One day, there she was. I think this was in 2002. She looked beautiful. She was always pretty but she was glowing that visit. When she spoke of her marriage and her new home, her eyes shone. I was very happy. I wondered if she was pregnant and asked her the question. A little bit of the light dimmed. She clearly wanted a baby and it had been over a year. She was worried. I remember telling her not to worry. ‘These things are written,’ I said. Her baby would come when it was meant. She smiled and said ‘You are so grown up Diya’ in Fulani. I hugged her and we sat by the car parking bays at home in Yola, sharing a private moment. Once again, the two Aishas reunited under the stars and moonlight. Before she left, she told me about how quiet it was in Ashaka but that she had made a few friends. She told me about her small business venture and how she was now making some money for herself and her plans to make it more than a hobby. She told me about her husband and how he was kind and worked very hard for them. When she left, I promised when I came next time, I would make the trip to Ashaka especially.

That next visit never came. I saw her when she came for Mamie’s death. Then I got a call from A’i a few months later excitedly telling me that she was pregnant and to tell my mother. Her voice was exuberant and I was ecstatic for her. We rejoiced briefly before she had to go. Call charges to the UK in those days were astronomical but she clearly wanted us to know because she was over the moon. It was very un-Fulani of her to call and talk about her pregnancy so early. Traditionally, Fulani girls would normally never say a word until their pregnancy was obvious to everyone. I guess she knew with us being abroad, we had to be told to know. It was the last time we ever spoke on the phone. We texted from time to time and she let me know everything was progressing fine. She said she had never been happier.

One morning, I got a call from my mama who had moved back to Yola. She said ‘A’i has a son’. Her voice sounded sombre so I immediately asked ‘and how is A’i?’ Mamie had died the year before and since then, we had lost a few other people. I suspected the worst as soon as my mama began to speak. She said Hamma Z had been informed that A’i was taking a little longer than expected to recover from her general anaesthetic. You see, she had had complications which meant they had taken her into an emergency caesarean section. Although my heart was still heavy, I was a little relieved. I was a medical student then so I looked it all up and was a little reassured. Chances of dying from a general anaesthetic are slim in a healthy young woman. Looking back, I think she had pre-eclampsia or something like that but as usual, in the Nigerian healthcare system, information is restricted so all we heard was that she hadn’t quite woken up. My mama promised to call when there was news.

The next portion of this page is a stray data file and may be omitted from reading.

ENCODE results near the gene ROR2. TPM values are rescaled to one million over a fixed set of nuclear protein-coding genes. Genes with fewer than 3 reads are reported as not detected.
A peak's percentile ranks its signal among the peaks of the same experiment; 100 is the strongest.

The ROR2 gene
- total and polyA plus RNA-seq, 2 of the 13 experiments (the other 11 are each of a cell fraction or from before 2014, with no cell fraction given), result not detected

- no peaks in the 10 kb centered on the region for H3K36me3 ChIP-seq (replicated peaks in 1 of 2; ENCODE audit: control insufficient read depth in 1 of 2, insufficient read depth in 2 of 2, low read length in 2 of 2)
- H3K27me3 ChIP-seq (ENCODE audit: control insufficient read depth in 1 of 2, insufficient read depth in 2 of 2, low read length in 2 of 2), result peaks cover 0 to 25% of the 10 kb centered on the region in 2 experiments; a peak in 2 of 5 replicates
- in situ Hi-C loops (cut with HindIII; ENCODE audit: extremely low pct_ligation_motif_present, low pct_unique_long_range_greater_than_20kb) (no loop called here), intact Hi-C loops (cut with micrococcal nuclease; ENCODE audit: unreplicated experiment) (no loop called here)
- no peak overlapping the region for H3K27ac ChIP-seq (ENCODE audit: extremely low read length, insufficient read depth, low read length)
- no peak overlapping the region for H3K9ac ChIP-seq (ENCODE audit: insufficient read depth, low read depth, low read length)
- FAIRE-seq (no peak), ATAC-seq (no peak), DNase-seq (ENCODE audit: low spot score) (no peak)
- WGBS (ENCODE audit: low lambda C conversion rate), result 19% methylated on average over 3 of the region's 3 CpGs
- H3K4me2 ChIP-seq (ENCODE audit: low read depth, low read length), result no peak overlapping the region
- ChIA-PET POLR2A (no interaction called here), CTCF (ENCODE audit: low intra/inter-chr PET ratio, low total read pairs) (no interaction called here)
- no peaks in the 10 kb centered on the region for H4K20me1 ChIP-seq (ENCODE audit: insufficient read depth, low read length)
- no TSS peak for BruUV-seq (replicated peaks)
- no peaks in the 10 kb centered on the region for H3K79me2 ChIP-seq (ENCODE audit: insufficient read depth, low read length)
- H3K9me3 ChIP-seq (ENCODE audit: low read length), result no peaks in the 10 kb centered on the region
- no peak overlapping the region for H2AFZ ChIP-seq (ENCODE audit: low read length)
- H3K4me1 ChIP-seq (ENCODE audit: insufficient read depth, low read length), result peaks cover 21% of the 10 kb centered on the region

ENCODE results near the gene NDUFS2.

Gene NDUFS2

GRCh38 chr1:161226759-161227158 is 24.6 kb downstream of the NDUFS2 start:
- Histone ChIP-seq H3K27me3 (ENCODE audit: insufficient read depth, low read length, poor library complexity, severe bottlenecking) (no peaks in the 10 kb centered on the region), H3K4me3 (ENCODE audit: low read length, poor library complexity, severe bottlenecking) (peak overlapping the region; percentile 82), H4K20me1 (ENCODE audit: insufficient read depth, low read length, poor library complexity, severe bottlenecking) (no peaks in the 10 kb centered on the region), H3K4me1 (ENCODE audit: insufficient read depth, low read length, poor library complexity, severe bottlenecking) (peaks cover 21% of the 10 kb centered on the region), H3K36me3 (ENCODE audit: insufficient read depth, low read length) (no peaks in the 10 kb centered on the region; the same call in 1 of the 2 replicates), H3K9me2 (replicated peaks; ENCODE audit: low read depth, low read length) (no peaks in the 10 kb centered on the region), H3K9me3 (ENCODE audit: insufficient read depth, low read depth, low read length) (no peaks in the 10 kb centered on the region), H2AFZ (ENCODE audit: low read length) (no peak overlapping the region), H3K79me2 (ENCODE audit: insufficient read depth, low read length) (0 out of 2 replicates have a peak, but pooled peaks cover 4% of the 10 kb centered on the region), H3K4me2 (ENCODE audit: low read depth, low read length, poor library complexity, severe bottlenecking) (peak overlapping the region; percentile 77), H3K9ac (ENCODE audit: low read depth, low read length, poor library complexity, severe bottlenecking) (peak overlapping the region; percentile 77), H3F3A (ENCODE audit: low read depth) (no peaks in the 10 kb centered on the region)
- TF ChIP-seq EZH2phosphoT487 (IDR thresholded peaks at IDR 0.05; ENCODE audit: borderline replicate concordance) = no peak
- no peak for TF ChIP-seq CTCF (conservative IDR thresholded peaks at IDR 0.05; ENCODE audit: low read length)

I sat by my phone and waited. When the call came, it was what I didn’t want to hear. She had died. We found out later that actually she had died pretty much straight after the baby was born but that was kept from her family. In a panic, they pretended she was still alive but unconscious. I was in the UK and she was buried according to Islamic rites so I never got to see her. My mama went for the ‘funeral’ and reported Hamma Z was devastated but their son was healthy and beautiful. When the next summer came, I went to Yola and asked to be taken to him. He was living with his grandmother then and was nearly 18 months I think. He was beautiful, like my mama had told me. Quiet like A’i was at first. His aunties and cousins told me how he didn’t talk much or take to strangers. He came to me and sat by my side all visit, leaning into me when I wrapped one arm around him, despite not saying a word to me. They looked at me in wonder and said ‘he must know his blood’. I smiled and agreed. Yes, he must. I felt an intense love for him at that moment and I wanted to steal him away. I also wanted to burst into tears. I knew how proud his mum would have been of her little boy and was devastated she never got to meet him.

His father remarried after many years and A’i’s son was reunited with his father for good. Although I have only seen him a few times over the years because they do not live where I go on my short visits to Nigeria, his father and I keep in touch and I am told he is happy. He is an adolescent now and he is so much his mother’s son. I looked at the most recent picture of him I have and saw his smile. A’i’s smile. He has her eyes, her nose and her mouth. His colouring and demeanour is very reminiscent of her. I still well up at the thought he will never know her just as she never got to meet him but I am comforted by the fact that she lives on in him. If I ever get a chance when he is older, I will tell him his mother wanted nothing more than to bring him into this world. That I have never seen her so happy than when she was with his father. Nor heard her so excited than when she announced he was in the making. That he would have been the centre of her world. That she would have done anything for him. That he would have been the most loved little boy, the apple of her eye. I hope I get the chance to tell him all that. Life!

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Girly Man